KDE Plasma — 4
Testing KDE has been going well, but real-world reality checks are due. As was expected, breaking away from GTK to KDE is trading one set of paper cuts for another. The list of paper cut issues is larger than anticipated.
Some good news is KDE is configured with text-based files. No silly Windows wanna-be
dconf registry. The bad news is the KDE developers have been sloppy. Linux desktop users have complained for years how “dot files” are almost impossible to organize or control. KDE config file storage contributes to the complaint.
$KDEHOME environment variable no longer is supported to orderly store KDE config files. Long gone are organized days when almost all KDE config files were stored in
$HOME/.kde. Most config files now are stored in
$XDG_CONFIG_HOME). Related data files are stored in
$XDG_DATA_HOME). Compared to the
$HOME/.kde method these locations are XDG compliant. Dumping them haphazardly is sloppy when storing config files in
$HOME/.config/kde would satisfy the standard and be more organized. There are many config files and outside a few exceptions are not organized to help users. The Trinity Desktop Environment (TDE) and LXQt do not have this problem. The sloppy storage of config files does not directly affect daily usability but is messy. The manner in which KDE config files are stored is disappointing.
Related to dumping config files, the
GNOME/GTK Settings Synchronization Service seems hard-coded to create
$HOME/.config/gtkrc-2.0 despite the files already existing in locations defined by the
GTK2_RC_FILES environment variables. This is presumptive programming although not directly affecting daily usability. That service should be written to look for the environment variables rather than create files in a hard-coded location. Possibly this paper cut is being resolved upstream.
Something repeatedly created
$HOME/.kde/share/config/kdeglobals. All config files are supposed to be stored in
$XDG_DATA_HOME locations. On a hunch, exporting
KDEHOME=$XDG_CONFIG_HOME seemed to resolve the problem. Why this config file was being created is a mystery. Perhaps some remnant KDE 4 code remains.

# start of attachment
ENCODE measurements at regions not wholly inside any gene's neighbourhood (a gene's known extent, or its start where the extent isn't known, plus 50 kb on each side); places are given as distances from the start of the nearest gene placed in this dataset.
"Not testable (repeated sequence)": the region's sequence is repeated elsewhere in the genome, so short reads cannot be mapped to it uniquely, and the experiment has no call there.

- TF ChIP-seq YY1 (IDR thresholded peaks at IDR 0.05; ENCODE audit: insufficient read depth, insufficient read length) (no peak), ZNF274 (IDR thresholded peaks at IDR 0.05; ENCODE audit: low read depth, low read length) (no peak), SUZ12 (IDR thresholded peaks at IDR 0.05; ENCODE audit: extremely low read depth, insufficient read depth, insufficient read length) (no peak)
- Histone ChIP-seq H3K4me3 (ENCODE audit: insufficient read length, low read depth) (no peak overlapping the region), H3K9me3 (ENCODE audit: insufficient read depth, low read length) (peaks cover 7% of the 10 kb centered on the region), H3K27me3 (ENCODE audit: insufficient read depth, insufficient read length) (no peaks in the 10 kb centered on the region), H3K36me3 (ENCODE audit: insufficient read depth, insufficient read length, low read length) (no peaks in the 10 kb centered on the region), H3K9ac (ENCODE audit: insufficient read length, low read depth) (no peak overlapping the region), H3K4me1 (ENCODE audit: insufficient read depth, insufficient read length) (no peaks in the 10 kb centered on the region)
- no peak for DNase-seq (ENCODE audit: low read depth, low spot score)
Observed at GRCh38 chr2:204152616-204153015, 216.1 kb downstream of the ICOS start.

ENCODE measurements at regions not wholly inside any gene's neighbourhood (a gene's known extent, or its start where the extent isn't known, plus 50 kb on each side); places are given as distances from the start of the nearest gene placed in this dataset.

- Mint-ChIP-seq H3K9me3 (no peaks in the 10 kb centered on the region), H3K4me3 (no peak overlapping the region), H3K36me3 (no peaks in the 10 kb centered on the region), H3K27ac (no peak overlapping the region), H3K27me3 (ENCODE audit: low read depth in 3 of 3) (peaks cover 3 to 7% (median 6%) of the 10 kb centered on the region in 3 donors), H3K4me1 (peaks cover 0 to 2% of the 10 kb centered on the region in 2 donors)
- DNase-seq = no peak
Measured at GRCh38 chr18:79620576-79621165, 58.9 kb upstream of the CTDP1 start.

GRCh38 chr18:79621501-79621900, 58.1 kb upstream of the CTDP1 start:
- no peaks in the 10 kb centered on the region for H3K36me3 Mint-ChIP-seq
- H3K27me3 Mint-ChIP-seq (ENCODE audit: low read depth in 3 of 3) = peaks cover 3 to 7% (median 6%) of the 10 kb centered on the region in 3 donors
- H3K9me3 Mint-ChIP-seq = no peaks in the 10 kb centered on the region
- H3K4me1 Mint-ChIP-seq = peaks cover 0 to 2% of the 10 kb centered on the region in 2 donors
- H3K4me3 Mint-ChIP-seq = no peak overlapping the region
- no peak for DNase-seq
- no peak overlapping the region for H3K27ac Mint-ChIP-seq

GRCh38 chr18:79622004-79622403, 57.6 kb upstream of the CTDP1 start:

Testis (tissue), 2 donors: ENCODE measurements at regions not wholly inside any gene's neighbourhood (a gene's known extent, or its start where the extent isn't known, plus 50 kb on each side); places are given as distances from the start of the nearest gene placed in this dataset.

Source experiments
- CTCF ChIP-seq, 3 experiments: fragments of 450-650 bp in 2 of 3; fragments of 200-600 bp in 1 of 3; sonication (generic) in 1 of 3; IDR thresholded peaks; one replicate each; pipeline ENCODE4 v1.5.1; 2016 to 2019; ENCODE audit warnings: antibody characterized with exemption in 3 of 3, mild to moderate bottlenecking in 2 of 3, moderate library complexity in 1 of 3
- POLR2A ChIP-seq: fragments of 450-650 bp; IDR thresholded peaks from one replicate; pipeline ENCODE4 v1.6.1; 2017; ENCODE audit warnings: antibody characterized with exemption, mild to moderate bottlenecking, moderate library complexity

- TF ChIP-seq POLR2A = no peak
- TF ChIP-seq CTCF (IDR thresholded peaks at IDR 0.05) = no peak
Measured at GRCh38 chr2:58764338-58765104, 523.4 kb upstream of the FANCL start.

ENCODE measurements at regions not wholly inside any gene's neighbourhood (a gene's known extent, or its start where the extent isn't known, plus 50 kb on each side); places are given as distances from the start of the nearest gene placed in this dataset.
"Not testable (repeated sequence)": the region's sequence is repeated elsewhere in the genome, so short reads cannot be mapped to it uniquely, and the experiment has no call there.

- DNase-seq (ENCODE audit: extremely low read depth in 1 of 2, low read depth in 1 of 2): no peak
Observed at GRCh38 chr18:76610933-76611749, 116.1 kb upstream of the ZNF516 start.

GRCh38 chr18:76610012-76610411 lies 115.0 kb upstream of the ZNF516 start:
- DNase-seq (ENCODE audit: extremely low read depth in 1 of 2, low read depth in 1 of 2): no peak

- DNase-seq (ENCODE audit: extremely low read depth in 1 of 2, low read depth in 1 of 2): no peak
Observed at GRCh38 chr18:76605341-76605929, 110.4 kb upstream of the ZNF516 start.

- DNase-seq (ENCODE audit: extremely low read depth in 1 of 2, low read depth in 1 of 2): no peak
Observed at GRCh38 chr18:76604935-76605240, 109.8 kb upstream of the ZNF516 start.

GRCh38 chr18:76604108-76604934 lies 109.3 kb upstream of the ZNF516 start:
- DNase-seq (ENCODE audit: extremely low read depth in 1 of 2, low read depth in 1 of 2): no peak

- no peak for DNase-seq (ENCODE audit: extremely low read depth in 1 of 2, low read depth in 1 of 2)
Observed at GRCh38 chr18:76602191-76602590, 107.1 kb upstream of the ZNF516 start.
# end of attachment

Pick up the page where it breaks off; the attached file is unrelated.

Despite searching diligently around the web, finding proposed solutions that did not help, noticing other people seeking the same answer, and verifying the service is disabled in the System Tray
Entries, the only solution to stop
kdeconnectd from launching is removing the package. Finding information about this service is frustrating. This is a security issue because that daemon opens port 1716, something that many users probably are unaware. Because of the security issues the upstream advice is to remove the package. Why is there no configuration or panel applet to toggle the service as needed? Removing the package is a low level paper cut because there is no need here to keep data synced to other devices.
CPU frequency increases when using KDE. There is no such problem with other desktop environments (DEs). This problem might have been partly resolved after removing the
kdeconnect package, but further testing is needed.
KDE remains mired in the days of using a progress splash when launching KDE. A splash is not required, but then the user is left wondering if the desktop is launching because there is a long wait to see the desktop. The splash is visual feedback that something is happening. Users are not informed why the desktop is taking so long to launch. The original KDE 3 splash images provided information about which background services were being launched. Why does KDE take so long to launch? Most background services are disabled. Akonadi and Baloo are not running. The KDE Connect daemon package was removed. Other desktop environments launch without a splash. The splash is nominally annoying but not a hill worth dying on.